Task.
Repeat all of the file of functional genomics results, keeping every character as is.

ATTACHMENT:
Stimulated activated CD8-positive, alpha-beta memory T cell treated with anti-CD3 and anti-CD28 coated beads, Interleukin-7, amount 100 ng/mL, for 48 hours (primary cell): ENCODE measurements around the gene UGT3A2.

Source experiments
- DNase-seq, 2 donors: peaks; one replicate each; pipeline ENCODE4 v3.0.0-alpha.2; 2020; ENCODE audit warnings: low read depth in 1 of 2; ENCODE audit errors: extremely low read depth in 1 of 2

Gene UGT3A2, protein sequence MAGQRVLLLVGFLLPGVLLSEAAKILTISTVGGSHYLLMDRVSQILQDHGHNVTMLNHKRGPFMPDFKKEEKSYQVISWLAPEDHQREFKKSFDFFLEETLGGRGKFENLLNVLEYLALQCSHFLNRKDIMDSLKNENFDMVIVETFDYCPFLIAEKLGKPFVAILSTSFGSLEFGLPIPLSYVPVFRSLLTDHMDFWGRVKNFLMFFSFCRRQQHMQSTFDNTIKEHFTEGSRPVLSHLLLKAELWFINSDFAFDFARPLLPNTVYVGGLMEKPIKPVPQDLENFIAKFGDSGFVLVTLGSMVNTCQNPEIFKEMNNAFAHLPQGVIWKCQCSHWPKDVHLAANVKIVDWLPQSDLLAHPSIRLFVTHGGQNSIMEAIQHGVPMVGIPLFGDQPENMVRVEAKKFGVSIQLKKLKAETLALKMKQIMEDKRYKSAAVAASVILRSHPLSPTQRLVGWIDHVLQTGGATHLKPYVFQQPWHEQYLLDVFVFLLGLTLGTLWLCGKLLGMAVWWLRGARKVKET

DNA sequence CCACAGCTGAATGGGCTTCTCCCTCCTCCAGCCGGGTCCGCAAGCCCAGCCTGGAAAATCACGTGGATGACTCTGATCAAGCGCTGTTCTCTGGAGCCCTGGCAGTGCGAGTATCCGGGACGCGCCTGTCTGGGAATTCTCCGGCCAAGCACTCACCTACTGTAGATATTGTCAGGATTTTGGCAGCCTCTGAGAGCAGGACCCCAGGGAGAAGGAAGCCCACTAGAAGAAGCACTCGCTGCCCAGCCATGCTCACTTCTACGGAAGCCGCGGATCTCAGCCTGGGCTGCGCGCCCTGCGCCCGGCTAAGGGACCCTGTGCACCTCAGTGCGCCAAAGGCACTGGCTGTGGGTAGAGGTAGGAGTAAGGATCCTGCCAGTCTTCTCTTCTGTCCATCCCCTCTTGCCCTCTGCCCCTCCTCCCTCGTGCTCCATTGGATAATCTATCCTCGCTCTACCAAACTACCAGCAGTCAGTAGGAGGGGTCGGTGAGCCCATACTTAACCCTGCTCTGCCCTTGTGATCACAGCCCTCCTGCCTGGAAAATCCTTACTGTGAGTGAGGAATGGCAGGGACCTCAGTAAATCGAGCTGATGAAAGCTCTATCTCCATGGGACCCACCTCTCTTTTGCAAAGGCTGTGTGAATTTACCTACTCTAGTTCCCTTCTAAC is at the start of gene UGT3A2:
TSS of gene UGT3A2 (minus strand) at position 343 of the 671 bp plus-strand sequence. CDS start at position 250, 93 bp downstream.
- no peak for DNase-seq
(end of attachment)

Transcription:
Stimulated activated CD8-positive, alpha-beta memory T cell treated with anti-CD3 and anti-CD28 coated beads, Interleukin-7, amount 100 ng/mL, for 48 hours (primary cell): ENCODE measurements around the gene UGT3A2.

Source experiments
- DNase-seq, 2 donors: peaks; one replicate each; pipeline ENCODE4 v3.0.0-alpha.2; 2020; ENCODE audit warnings: low read depth in 1 of 2; ENCODE audit errors: extremely low read depth in 1 of 2

Gene UGT3A2, protein sequence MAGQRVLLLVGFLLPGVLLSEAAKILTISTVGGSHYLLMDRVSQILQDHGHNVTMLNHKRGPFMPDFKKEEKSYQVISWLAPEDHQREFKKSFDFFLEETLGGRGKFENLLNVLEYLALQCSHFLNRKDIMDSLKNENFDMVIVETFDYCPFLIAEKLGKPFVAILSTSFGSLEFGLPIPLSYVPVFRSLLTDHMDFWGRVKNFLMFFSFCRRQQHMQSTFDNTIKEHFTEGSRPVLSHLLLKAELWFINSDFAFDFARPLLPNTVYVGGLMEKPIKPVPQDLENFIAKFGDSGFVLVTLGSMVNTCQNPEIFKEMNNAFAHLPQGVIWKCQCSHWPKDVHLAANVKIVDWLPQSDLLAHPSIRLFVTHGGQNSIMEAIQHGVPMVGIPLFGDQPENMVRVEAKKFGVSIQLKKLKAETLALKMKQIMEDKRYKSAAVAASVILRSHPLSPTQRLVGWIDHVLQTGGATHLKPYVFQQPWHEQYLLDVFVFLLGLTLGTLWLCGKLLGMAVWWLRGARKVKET

DNA sequence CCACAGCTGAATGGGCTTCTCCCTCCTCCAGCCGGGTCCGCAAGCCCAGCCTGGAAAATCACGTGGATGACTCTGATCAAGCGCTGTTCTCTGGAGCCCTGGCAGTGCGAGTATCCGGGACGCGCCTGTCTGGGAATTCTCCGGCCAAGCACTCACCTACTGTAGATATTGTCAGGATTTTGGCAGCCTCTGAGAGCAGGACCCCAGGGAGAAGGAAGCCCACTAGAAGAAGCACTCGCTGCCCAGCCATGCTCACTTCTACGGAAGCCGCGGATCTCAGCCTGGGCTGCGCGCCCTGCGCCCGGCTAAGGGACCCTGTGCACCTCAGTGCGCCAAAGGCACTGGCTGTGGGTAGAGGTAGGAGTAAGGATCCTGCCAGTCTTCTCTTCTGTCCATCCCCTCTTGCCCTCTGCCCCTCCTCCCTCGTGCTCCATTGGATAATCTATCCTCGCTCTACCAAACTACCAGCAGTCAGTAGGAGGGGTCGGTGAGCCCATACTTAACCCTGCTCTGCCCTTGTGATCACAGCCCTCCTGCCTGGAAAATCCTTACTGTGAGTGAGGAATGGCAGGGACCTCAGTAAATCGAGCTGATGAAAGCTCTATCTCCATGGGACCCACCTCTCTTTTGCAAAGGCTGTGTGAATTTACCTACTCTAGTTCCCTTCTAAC is at the start of gene UGT3A2:
TSS of gene UGT3A2 (minus strand) at position 343 of the 671 bp plus-strand sequence. CDS start at position 250, 93 bp downstream.
- no peak for DNase-seq